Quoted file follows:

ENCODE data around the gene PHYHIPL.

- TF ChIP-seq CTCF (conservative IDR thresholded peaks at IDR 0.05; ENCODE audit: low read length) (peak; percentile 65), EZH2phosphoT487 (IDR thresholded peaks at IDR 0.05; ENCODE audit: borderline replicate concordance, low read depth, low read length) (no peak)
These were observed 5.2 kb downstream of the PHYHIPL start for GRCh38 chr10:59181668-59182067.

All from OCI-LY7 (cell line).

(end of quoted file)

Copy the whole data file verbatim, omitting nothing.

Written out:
ENCODE data around the gene PHYHIPL.

- TF ChIP-seq CTCF (conservative IDR thresholded peaks at IDR 0.05; ENCODE audit: low read length) (peak; percentile 65), EZH2phosphoT487 (IDR thresholded peaks at IDR 0.05; ENCODE audit: borderline replicate concordance, low read depth, low read length) (no peak)
These were observed 5.2 kb downstream of the PHYHIPL start for GRCh38 chr10:59181668-59182067.

All from OCI-LY7 (cell line).